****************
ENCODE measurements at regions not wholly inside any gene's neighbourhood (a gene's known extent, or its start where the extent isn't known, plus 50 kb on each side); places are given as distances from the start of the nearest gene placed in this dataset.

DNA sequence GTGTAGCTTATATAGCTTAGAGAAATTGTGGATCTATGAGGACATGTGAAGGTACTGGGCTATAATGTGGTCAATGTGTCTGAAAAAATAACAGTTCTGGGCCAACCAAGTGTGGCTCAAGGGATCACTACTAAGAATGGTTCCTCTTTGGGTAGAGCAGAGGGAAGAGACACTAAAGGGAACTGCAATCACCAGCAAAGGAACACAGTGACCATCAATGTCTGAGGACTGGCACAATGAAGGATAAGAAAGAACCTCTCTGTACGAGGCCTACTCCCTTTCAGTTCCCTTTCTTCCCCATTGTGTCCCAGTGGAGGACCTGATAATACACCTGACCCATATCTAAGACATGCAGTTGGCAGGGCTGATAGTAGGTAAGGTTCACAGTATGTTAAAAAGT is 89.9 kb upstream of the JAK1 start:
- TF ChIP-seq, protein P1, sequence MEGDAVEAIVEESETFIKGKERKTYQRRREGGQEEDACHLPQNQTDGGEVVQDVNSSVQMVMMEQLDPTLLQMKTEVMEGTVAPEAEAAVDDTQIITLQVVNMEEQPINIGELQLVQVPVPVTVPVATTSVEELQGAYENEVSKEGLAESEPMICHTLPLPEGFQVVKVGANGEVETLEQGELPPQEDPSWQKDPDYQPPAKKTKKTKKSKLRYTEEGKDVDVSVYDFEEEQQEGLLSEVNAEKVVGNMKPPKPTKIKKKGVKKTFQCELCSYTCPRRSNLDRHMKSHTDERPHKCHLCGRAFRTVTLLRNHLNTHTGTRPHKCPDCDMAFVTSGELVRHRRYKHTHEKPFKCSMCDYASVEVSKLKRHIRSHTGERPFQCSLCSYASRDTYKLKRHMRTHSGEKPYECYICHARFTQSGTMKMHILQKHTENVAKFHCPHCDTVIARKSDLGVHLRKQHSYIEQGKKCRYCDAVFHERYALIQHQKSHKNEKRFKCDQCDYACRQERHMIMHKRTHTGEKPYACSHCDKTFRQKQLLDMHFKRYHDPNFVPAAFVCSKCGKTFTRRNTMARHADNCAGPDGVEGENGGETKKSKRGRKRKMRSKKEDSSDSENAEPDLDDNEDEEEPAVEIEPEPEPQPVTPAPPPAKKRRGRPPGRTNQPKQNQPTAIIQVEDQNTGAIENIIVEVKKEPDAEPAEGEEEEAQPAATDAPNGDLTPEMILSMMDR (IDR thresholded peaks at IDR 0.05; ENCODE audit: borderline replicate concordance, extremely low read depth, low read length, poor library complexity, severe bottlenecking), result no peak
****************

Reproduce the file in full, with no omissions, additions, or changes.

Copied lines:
ENCODE measurements at regions not wholly inside any gene's neighbourhood (a gene's known extent, or its start where the extent isn't known, plus 50 kb on each side); places are given as distances from the start of the nearest gene placed in this dataset.

DNA sequence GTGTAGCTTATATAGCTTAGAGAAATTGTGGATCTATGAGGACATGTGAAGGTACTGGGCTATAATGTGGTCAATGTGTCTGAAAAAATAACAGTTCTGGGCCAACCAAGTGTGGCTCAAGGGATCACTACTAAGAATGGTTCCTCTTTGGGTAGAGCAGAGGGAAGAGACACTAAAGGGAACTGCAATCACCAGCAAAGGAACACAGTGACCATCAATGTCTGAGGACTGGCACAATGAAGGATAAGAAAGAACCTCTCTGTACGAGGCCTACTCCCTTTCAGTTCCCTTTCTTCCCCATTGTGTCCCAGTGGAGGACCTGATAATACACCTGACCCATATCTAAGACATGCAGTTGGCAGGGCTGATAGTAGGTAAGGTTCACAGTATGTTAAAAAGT is 89.9 kb upstream of the JAK1 start:
- TF ChIP-seq, protein P1, sequence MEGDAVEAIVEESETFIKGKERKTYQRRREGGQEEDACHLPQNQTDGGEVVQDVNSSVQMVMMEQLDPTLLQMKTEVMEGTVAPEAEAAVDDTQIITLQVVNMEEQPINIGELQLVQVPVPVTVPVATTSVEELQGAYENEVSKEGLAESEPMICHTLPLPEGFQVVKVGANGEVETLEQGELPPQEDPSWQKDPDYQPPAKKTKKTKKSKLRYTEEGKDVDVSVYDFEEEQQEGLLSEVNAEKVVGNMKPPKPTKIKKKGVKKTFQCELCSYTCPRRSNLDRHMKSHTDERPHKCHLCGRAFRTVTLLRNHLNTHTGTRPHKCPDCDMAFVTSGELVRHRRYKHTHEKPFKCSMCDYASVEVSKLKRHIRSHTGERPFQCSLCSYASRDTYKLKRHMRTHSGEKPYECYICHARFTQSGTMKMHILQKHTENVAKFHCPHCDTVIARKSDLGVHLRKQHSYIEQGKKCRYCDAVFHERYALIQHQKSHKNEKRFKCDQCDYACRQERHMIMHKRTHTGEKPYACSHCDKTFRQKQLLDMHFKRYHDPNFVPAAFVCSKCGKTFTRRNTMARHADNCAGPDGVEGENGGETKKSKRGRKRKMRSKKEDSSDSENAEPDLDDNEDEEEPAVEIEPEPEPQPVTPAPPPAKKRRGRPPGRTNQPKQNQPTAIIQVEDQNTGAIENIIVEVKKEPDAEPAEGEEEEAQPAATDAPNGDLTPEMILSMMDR (IDR thresholded peaks at IDR 0.05; ENCODE audit: borderline replicate concordance, extremely low read depth, low read length, poor library complexity, severe bottlenecking), result no peak